Magnesium is one of my favorite minerals. Compared to its friend calcium, magnesium is severely underappreciated which I think is a shame.
Magnesium is needed for more than 300 biochemical reactions and 600 enzymatic reactions in the body. In addition to supporting cardiovascular and bone health, energy metabolism, glucose metabolism, mood, sleep, nerve health, muscle relaxation, detoxification and bowel health, researchers are now studying its role in improving cognitive functioning. It appears that different forms of magnesium have different roles to play. In my practice, I tend to use three main forms: glycinate, citrate and malate all for different reasons. Citrate is good for constipation issues, glycinate for blood sugar balancing and malate for muscle pain. I have recently discovered a fourth form which is threonate.
Magnesium L-threonate is a unique form of magnesium that crosses the blood brain barrier where it increases the synaptic connections between brain cells and improves cell to cell communication. One of the key benefits of increased brain magnesium levels is improved memory. In compelling animal models, magnesium L-threonate improved short-term memory by 18% and long-term memory by 100%. Neuron.2010 Jan 28;65(2):165-77.
Crave chocolate? Sugar? Alcohol? Got that annoying eye twitch? Pain in the shoulder blades? Constipation? Leg or foot cramps? History of kidney stones? PMS? Heart beating out of synch? What do all these have in common? They are all signs of magnesium deficiency. Why would the body crave chocolate and sugar one might ask? Because both are naturally high in magnesium. With regard to sugar I am referring to pure sugarcane. If you were to cut off a stalk of sugarcane in the field and suck on the end of it, it would be rich in magnesium, trace minerals, enzymes and b-vitamins. But instead, most of us are consuming the highly refined, Genetically Modified form (sugar beets are GMO, organic sugarcane is not) that further depletes us of minerals and B vitamins leading to… more sugar cravings!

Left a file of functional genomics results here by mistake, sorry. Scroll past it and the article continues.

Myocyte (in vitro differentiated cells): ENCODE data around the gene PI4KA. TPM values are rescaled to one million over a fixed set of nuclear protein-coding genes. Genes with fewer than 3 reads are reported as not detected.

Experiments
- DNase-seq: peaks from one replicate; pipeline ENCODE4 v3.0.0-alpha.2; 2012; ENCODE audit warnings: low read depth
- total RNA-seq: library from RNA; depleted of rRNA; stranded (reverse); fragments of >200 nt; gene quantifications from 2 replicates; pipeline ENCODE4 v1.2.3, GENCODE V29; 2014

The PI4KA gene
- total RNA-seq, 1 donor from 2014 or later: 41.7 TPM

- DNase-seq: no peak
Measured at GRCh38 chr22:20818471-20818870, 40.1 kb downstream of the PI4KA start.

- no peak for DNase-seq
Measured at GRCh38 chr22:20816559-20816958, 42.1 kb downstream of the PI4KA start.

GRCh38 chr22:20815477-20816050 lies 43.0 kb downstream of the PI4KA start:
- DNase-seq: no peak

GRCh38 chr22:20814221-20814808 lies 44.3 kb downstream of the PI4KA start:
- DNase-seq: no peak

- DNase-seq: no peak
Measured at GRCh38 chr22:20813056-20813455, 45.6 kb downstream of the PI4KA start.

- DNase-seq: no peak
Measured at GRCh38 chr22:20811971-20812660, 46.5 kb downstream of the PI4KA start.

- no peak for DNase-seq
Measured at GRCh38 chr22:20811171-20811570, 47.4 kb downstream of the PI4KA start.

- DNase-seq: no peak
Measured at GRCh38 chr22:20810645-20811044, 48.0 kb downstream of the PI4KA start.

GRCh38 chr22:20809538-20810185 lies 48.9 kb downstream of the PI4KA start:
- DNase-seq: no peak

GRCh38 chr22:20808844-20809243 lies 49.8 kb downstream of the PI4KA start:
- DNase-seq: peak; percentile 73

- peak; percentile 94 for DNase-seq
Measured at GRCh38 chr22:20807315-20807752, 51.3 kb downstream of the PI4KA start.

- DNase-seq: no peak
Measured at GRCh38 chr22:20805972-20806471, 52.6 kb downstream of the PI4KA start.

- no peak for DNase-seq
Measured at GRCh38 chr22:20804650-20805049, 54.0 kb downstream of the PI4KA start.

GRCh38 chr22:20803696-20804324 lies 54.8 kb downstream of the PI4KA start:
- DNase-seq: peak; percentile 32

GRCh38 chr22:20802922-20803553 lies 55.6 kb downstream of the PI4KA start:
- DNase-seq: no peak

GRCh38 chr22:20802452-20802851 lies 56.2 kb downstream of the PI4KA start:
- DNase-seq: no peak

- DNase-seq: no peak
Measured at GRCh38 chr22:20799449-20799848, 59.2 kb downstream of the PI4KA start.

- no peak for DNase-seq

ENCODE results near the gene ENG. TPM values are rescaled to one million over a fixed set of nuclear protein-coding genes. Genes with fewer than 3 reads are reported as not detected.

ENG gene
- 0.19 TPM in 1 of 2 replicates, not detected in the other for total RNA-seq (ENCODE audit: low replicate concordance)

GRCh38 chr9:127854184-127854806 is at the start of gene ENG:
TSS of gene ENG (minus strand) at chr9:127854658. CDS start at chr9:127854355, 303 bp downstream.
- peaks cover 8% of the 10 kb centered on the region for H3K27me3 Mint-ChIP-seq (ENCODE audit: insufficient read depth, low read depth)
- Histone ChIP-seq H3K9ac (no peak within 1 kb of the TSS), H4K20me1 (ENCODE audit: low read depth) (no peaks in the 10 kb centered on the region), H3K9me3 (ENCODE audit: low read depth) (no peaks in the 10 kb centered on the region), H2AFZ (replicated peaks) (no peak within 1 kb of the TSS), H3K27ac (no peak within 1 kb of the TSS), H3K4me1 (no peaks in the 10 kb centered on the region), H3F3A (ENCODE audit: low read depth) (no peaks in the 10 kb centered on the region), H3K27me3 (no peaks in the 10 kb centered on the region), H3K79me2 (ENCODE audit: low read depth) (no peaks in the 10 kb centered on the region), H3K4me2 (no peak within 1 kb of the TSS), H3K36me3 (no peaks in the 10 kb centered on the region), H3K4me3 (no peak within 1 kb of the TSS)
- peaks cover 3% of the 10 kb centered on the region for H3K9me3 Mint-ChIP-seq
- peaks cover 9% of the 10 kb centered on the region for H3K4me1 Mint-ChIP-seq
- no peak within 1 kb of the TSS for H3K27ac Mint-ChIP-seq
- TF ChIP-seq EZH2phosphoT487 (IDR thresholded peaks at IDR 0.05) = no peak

Many of us are magnesium deficient so if you have any of the above mentioned symptoms/conditions you might benefit from adding more magnesium into your diet. Foods rich in magnesium are: dark leafy greens, nuts, seeds, fish, beans, whole grains, avocados, yogurt, bananas, dark chocolate, and more. The current daily value (DV) for magnesium is 400mg but you might need more if you have a condition called KPU (Kryptopyrrole Urea) where your body dumps magnesium, B6 and zinc under stressful conditions. The good news is that it is hard to over dose on magnesium. The rule of thumb is dose to bowel tolerance (a nice way of saying loose stools). IF you get diarrhea you have taken too much, constipation (not enough). For most people that is somewhere around 400-800mg/day in divided doses. The oxide form is the cheapest and most likely to cause loose stools which is why I don’t use it in my practice.
Last but not least, if you have recently been diagnosed with osteopenia or osteoporosis, BEFORE you add in calcium make sure you have adequate magnesium (measured thru red blood cells NOT serum levels) vitamin D and Vitamin K on board since the calcium wont be absorbed with these deficiencies.
Off to eat some dark chocolate 🙂